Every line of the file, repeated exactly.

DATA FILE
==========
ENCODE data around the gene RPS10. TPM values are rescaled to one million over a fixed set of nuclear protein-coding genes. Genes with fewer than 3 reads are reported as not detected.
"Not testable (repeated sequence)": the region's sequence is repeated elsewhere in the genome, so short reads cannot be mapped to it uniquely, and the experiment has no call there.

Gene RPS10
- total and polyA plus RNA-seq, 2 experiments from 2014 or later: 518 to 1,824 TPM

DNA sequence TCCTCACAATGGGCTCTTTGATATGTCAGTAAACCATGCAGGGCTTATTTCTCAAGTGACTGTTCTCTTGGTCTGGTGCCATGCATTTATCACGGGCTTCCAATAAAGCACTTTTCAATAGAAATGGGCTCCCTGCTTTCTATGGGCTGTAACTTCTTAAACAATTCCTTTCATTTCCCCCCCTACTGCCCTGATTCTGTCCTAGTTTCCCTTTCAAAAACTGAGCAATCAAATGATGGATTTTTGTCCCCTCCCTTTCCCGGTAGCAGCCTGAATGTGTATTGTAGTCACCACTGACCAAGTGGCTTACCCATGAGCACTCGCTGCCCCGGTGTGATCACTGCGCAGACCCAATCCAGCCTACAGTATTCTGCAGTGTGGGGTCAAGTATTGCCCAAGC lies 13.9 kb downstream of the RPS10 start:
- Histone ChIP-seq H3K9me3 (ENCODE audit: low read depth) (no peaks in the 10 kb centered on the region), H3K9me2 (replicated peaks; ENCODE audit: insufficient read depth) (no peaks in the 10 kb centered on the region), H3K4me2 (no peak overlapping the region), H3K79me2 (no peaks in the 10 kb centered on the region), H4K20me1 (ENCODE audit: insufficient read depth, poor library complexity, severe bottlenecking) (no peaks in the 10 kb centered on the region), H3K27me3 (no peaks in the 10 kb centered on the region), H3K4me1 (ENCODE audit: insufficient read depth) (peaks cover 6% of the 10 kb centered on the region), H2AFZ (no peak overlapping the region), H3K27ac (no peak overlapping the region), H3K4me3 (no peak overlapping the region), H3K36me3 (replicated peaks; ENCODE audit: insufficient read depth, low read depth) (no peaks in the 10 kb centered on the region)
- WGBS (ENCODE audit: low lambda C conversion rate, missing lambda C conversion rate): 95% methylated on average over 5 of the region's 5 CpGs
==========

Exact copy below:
ENCODE data around the gene RPS10. TPM values are rescaled to one million over a fixed set of nuclear protein-coding genes. Genes with fewer than 3 reads are reported as not detected.
"Not testable (repeated sequence)": the region's sequence is repeated elsewhere in the genome, so short reads cannot be mapped to it uniquely, and the experiment has no call there.

Gene RPS10
- total and polyA plus RNA-seq, 2 experiments from 2014 or later: 518 to 1,824 TPM

DNA sequence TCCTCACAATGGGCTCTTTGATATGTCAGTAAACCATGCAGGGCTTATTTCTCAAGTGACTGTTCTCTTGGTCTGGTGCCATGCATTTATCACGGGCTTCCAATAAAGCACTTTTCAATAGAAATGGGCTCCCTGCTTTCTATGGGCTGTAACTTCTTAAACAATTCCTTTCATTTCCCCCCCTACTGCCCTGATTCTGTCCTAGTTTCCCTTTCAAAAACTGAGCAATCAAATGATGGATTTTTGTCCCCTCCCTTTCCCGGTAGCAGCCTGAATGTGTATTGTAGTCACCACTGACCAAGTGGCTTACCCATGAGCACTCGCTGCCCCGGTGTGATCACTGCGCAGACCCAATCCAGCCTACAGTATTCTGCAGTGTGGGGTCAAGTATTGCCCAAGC lies 13.9 kb downstream of the RPS10 start:
- Histone ChIP-seq H3K9me3 (ENCODE audit: low read depth) (no peaks in the 10 kb centered on the region), H3K9me2 (replicated peaks; ENCODE audit: insufficient read depth) (no peaks in the 10 kb centered on the region), H3K4me2 (no peak overlapping the region), H3K79me2 (no peaks in the 10 kb centered on the region), H4K20me1 (ENCODE audit: insufficient read depth, poor library complexity, severe bottlenecking) (no peaks in the 10 kb centered on the region), H3K27me3 (no peaks in the 10 kb centered on the region), H3K4me1 (ENCODE audit: insufficient read depth) (peaks cover 6% of the 10 kb centered on the region), H2AFZ (no peak overlapping the region), H3K27ac (no peak overlapping the region), H3K4me3 (no peak overlapping the region), H3K36me3 (replicated peaks; ENCODE audit: insufficient read depth, low read depth) (no peaks in the 10 kb centered on the region)
- WGBS (ENCODE audit: low lambda C conversion rate, missing lambda C conversion rate): 95% methylated on average over 5 of the region's 5 CpGs